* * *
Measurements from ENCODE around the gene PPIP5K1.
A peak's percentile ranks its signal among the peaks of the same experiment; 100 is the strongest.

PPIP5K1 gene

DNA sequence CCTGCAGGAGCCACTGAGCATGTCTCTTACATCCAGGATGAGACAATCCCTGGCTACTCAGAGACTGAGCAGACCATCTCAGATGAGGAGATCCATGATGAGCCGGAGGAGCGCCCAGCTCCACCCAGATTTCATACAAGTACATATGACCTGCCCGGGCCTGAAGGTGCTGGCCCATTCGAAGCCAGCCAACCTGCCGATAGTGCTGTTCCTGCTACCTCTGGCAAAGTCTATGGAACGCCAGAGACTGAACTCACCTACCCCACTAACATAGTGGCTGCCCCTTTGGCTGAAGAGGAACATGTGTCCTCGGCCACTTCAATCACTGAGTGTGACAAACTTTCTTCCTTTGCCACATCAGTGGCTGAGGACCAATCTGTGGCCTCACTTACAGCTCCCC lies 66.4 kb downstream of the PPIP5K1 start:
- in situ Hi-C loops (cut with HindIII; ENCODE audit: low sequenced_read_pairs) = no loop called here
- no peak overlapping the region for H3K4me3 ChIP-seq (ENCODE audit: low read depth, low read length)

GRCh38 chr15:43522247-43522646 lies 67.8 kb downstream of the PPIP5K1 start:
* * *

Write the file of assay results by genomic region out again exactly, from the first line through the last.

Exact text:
Measurements from ENCODE around the gene PPIP5K1.
A peak's percentile ranks its signal among the peaks of the same experiment; 100 is the strongest.

PPIP5K1 gene

DNA sequence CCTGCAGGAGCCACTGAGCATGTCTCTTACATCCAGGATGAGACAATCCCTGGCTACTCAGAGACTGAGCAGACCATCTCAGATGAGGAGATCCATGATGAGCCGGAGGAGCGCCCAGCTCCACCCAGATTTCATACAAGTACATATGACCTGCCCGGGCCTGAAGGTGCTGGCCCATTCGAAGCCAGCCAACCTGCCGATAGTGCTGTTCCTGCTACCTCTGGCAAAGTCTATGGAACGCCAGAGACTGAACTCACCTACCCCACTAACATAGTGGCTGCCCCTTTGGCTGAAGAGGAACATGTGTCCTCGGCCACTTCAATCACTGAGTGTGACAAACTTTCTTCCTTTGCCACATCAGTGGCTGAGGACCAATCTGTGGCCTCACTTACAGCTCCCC lies 66.4 kb downstream of the PPIP5K1 start:
- in situ Hi-C loops (cut with HindIII; ENCODE audit: low sequenced_read_pairs) = no loop called here
- no peak overlapping the region for H3K4me3 ChIP-seq (ENCODE audit: low read depth, low read length)

GRCh38 chr15:43522247-43522646 lies 67.8 kb downstream of the PPIP5K1 start: